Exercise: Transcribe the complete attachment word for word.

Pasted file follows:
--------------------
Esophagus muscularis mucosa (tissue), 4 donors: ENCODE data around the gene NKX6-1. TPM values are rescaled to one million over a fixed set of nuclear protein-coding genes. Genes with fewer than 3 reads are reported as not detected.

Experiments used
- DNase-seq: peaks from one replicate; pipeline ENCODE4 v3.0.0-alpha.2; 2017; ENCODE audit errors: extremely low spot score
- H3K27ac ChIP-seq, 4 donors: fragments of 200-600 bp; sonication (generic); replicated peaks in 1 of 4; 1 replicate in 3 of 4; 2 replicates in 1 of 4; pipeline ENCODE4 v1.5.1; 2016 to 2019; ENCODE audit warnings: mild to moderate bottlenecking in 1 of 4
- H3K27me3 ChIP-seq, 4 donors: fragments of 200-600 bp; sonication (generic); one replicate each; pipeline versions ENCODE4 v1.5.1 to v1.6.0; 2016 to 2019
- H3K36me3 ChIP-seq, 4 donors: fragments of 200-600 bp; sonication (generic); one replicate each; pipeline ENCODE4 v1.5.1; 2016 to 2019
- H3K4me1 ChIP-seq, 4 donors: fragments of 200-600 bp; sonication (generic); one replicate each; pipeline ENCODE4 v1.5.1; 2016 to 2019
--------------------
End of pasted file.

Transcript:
Esophagus muscularis mucosa (tissue), 4 donors: ENCODE data around the gene NKX6-1. TPM values are rescaled to one million over a fixed set of nuclear protein-coding genes. Genes with fewer than 3 reads are reported as not detected.

Experiments used
- DNase-seq: peaks from one replicate; pipeline ENCODE4 v3.0.0-alpha.2; 2017; ENCODE audit errors: extremely low spot score
- H3K27ac ChIP-seq, 4 donors: fragments of 200-600 bp; sonication (generic); replicated peaks in 1 of 4; 1 replicate in 3 of 4; 2 replicates in 1 of 4; pipeline ENCODE4 v1.5.1; 2016 to 2019; ENCODE audit warnings: mild to moderate bottlenecking in 1 of 4
- H3K27me3 ChIP-seq, 4 donors: fragments of 200-600 bp; sonication (generic); one replicate each; pipeline versions ENCODE4 v1.5.1 to v1.6.0; 2016 to 2019
- H3K36me3 ChIP-seq, 4 donors: fragments of 200-600 bp; sonication (generic); one replicate each; pipeline ENCODE4 v1.5.1; 2016 to 2019
- H3K4me1 ChIP-seq, 4 donors: fragments of 200-600 bp; sonication (generic); one replicate each; pipeline ENCODE4 v1.5.1; 2016 to 2019